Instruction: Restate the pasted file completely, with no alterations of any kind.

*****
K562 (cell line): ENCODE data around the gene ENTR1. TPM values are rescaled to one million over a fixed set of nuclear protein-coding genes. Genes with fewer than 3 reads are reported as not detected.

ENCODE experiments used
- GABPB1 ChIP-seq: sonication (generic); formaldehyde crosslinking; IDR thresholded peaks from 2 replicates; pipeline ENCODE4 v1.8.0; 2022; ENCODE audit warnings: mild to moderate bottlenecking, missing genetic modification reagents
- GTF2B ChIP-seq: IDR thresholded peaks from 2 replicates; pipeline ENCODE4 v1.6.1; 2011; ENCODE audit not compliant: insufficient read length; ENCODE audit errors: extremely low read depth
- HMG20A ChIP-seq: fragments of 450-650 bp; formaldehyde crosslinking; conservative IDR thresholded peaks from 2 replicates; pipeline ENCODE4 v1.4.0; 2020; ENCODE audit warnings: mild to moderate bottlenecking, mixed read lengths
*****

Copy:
K562 (cell line): ENCODE data around the gene ENTR1. TPM values are rescaled to one million over a fixed set of nuclear protein-coding genes. Genes with fewer than 3 reads are reported as not detected.

ENCODE experiments used
- GABPB1 ChIP-seq: sonication (generic); formaldehyde crosslinking; IDR thresholded peaks from 2 replicates; pipeline ENCODE4 v1.8.0; 2022; ENCODE audit warnings: mild to moderate bottlenecking, missing genetic modification reagents
- GTF2B ChIP-seq: IDR thresholded peaks from 2 replicates; pipeline ENCODE4 v1.6.1; 2011; ENCODE audit not compliant: insufficient read length; ENCODE audit errors: extremely low read depth
- HMG20A ChIP-seq: fragments of 450-650 bp; formaldehyde crosslinking; conservative IDR thresholded peaks from 2 replicates; pipeline ENCODE4 v1.4.0; 2020; ENCODE audit warnings: mild to moderate bottlenecking, mixed read lengths